After years of incremental change, the electric vehicle revolution appears to be just on the horizon, according to Legal & General Investment Management (LGIM).
Anton Eser, chief information officer at LGIM, said with new hardware and software improvements within reach, futuristic vehicles are set to boom within the next decade.
"Much like Henry Ford’s original low-cost assembly line, these innovations are capable of redefining the future of transportation – with significant implications for investors as well as consumers," Eser said.
Car manufacturers and analysts have estimated that battery costs for electric vehicles will continue to decline, moving closer towards cost parity with internal combustion engines (ICEs) over the next decade.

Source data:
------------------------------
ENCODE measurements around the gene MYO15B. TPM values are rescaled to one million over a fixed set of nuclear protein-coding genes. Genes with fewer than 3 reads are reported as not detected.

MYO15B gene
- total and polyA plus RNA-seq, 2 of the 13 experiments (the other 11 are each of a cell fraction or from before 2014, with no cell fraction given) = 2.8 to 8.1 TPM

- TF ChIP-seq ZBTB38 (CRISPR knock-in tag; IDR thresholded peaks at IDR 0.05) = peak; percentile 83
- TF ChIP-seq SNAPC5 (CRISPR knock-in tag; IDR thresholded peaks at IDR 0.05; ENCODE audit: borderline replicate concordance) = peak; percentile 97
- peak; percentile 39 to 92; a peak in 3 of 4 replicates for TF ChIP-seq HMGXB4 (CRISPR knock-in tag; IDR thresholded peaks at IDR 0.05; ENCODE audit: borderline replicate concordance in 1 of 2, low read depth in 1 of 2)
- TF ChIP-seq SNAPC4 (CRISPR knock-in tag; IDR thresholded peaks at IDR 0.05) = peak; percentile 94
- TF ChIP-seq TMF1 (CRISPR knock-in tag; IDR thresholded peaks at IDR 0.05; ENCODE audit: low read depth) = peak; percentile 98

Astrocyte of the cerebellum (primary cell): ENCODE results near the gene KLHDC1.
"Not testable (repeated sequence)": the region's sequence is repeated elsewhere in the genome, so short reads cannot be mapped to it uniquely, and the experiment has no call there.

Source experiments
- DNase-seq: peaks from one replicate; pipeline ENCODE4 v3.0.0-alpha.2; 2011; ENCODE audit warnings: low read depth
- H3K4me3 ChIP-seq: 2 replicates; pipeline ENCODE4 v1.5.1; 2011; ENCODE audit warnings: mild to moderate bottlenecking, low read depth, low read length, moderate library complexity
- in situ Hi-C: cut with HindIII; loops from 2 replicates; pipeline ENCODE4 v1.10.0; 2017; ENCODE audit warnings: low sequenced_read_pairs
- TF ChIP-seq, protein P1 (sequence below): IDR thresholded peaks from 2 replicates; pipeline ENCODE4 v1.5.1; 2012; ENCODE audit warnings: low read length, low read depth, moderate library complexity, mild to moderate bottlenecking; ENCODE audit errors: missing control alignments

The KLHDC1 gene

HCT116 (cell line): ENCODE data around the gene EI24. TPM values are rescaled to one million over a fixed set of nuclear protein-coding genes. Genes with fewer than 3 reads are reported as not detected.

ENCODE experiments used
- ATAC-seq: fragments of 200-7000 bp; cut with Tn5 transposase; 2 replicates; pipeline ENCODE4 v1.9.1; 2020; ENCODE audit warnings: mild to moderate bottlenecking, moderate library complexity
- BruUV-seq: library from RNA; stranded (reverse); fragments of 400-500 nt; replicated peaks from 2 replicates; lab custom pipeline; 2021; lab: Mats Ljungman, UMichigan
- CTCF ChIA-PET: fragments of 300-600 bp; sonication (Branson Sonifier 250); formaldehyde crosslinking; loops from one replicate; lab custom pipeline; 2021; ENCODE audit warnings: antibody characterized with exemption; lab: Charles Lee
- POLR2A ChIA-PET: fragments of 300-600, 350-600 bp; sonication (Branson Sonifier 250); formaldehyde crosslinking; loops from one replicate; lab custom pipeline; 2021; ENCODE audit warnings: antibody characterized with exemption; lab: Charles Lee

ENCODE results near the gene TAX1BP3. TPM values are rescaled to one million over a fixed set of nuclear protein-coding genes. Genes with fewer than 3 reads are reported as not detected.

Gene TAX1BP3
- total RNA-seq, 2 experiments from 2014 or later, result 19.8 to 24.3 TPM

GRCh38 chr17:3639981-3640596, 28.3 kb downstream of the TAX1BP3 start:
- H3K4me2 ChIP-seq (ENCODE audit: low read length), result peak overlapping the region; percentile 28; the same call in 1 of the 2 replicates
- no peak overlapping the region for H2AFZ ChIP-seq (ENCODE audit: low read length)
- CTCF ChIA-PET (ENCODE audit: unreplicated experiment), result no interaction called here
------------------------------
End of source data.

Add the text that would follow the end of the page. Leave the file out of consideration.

“The breakeven point for electric vehicles will arrive sooner than markets expect, driving adoption," said fund manager Shaunak Mazumder and strategist Lars Kreckel.
“There is also a sharp rise in regulatory compliance on existing ICEs. A growing number of countries are tightening emission norms, but the room to improve a mature technology like the ICE is very limited. The only realistic way to reduce the overall emissions is to sell more electric vehicles, they said.
The research follows an announcement yesterday that China was mulling possible plans for a ban on sales of petrol cars in the country "in the near future".
Meanwhile, European car bosses gathered for the Frankfurt auto show where the conversation revolved around electric vehicles with Daimler, Volkswagen and PSA Group giving details on their electric programmes.